An Easter Reflection

I read this post on Dr. Bart Ehrman’s blog yesterday — twice as a matter of fact — and there is just no way I can skip it and not let it follow-up my own post April 1, 2018:  April Fool’s Everyone! Dr. Ehrman essentially echoes most everything I’ve posted and commented about Christendom, its very distorted and amputated history throughout its two millenia of existence, and how Christianity became the misguided monstrosity it is today. This is just too good to pass up. Therefore, I am simply going to repost what the acclaimed scholar wrote himself about Easter, or the modern myth that is the resurrection missing body of a Jewish reformer. Here is Dr. Bart Ehrman’s post:

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“It is highly ironic, but relatively easy, for a historian to argue that Jesus himself did not start Christianity.   Christianity, at its heart, is the belief that Jesus’ death and resurrection brought about salvation, and that believing in his death and resurrection will make a person right with God, both now and in the afterlife.  Historical scholarship since the nineteenth century has marshalled massive evidence that this is not at all what Jesus himself preached.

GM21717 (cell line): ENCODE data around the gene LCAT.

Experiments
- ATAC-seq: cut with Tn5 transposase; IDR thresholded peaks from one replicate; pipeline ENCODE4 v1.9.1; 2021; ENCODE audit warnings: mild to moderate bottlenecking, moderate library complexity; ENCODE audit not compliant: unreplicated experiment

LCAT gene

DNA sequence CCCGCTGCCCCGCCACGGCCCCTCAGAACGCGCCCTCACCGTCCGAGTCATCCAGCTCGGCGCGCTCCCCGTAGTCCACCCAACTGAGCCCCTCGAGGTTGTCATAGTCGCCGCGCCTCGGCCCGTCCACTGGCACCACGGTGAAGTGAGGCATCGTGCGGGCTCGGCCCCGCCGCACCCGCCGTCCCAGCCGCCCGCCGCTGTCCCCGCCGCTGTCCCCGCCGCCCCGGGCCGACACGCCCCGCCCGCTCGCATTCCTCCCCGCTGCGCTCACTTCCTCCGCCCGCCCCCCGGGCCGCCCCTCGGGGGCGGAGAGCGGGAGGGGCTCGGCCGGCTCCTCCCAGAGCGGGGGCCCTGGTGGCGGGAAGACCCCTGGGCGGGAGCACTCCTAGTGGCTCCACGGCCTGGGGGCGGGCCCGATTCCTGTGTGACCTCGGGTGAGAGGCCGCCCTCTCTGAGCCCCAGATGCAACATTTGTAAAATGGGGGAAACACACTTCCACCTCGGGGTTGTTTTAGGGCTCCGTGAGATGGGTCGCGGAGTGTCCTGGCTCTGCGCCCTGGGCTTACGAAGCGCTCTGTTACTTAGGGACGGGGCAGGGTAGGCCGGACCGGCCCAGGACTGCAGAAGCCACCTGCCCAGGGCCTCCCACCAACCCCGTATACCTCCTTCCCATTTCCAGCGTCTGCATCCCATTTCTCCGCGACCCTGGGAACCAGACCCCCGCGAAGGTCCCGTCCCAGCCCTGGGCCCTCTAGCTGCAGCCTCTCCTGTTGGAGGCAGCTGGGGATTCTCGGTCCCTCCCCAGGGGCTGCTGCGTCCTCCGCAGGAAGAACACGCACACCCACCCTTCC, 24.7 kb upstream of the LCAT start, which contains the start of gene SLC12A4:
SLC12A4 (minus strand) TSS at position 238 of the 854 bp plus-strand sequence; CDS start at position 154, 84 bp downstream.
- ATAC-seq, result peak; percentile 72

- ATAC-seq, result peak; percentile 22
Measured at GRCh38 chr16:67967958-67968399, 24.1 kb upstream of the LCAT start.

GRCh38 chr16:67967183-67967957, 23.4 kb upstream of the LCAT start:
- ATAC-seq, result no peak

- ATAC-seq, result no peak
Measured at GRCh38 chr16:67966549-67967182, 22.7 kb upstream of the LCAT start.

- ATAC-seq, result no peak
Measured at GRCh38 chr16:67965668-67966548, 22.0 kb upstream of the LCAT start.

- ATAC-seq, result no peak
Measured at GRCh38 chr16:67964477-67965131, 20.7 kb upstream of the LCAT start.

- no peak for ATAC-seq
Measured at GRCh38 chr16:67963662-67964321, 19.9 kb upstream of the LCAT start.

Yes, it is true that in the Gospels themselves Jesus talks about his coming death and resurrection.  And in the last of the Gospels written, John, his message is all about how faith in him can bring eternal life (a message oddly missing in the three earlier Gospels of Matthew, Mark, and Luke).

These canonical accounts of Jesus’ words were written four, five, or six decades after his death by people who did not know him who were living in different countries, and who were not even speaking his own language.  They themselves acquired their accounts of Jesus’ words from earlier Christian storytellers, who had been passing along his sayings by word of mouth, day after day, year after year, decade after decade.   The task of scholarship is to determine, if possible, what Jesus really said given the nature of our sources.

Fundamentalist scholars have no trouble with the question.  Since they are convinced that the Bible is the inspired and inerrant word of God, then anything Jesus is said to have said in the Gospels is something that he really said.  Viola!  Jesus preached the Christian faith that his death and resurrection brought salvation.